Are you becoming more dependent upon the leader and the group?
Are Kay and Paul showing signs of becoming more dependent upon their leader? There is an old saying “If you meet the Buddha on the road, kill him!” I understand this to mean that a pastor or teacher or leader is called to set people free to be on their life journeys. If Kay and Paul are becoming more dependent upon their leader, it is important for them to ask whether that relationship is empowering.
If the leader of your community makes the decisions, and the community is hierarchical in organization, why does this appeal to you? What limitations are placed upon your freedom? Are you free to come and go alone? Do you feel that the leaders are trying to control and manipulate members?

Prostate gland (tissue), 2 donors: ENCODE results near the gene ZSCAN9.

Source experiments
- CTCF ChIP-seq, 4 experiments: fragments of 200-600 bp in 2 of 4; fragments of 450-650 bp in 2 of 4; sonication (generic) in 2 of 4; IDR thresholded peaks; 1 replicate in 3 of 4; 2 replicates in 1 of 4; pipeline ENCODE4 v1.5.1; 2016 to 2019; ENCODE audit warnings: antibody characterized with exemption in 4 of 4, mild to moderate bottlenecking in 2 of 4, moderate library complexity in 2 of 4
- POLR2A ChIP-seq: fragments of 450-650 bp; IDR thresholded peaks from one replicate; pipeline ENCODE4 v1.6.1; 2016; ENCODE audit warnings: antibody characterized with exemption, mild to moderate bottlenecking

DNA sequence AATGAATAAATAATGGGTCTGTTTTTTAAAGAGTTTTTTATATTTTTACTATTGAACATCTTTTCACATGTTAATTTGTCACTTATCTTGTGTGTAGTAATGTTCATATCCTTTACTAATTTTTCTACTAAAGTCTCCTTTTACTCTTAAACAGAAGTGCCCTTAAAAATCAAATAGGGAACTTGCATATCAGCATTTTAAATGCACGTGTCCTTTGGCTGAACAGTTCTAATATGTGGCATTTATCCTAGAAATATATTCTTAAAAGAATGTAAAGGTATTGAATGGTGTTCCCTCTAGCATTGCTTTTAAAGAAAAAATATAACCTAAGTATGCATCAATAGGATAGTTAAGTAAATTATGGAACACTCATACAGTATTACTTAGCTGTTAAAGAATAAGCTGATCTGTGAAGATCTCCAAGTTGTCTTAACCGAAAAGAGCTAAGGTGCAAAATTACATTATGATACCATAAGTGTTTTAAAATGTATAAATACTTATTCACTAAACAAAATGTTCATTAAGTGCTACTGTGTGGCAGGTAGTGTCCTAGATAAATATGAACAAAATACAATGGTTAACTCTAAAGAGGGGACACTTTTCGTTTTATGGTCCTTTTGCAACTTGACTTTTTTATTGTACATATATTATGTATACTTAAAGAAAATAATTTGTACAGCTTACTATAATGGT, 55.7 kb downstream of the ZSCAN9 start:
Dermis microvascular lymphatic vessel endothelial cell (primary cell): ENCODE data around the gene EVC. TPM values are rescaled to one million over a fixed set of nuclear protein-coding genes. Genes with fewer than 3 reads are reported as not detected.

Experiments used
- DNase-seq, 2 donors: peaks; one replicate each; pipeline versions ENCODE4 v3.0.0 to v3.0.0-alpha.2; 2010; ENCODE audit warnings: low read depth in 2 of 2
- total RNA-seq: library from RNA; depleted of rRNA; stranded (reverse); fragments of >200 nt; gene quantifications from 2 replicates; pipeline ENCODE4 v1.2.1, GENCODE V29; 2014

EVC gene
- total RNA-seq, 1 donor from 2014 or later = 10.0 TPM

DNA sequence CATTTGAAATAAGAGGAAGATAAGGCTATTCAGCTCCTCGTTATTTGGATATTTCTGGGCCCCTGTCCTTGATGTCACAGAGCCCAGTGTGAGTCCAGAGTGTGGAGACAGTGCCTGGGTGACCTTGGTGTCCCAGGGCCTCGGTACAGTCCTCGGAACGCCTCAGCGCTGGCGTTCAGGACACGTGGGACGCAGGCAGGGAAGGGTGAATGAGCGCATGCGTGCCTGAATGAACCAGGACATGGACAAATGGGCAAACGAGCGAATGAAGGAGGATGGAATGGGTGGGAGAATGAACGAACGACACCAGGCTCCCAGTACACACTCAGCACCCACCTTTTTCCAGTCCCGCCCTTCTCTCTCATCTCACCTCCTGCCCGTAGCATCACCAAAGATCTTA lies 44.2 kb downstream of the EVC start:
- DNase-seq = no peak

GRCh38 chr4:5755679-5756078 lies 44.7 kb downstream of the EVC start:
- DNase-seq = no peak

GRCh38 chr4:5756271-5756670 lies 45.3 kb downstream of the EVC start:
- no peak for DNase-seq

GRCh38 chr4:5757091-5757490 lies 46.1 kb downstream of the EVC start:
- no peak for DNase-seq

Control of individuals and community life by the leader, or leadership elite, is inimical to individual freedom. Jones organized Peoples Temple in a way that maximized his control over the community and its members. The group’s “Catharsis” sessions were used to elicit confessions, to punish and to force obedience. Today “shepherding” is a popular form of church organization that can nurture and guide spiritual growth, but it is perverted when it is used to control others. Some groups will not permit members to leave the community unless another member accompanies them. A big brother or sister is always watching. For better and for worse peer support and peer sanctions are integral to tight knit communities.
Are members free to leave the group?
To leave some groups is treason, and those who leave are called “defectors” who have betrayed the movement. Some leaders intimidate members to keep them from leaving. Other groups harass defectors long after their departure. I believe that it was the loyalty of members to each other even more than loyalty to Jones that impelled them to drink the lethal potion.
Does your group have secrets about its beliefs and life in the community?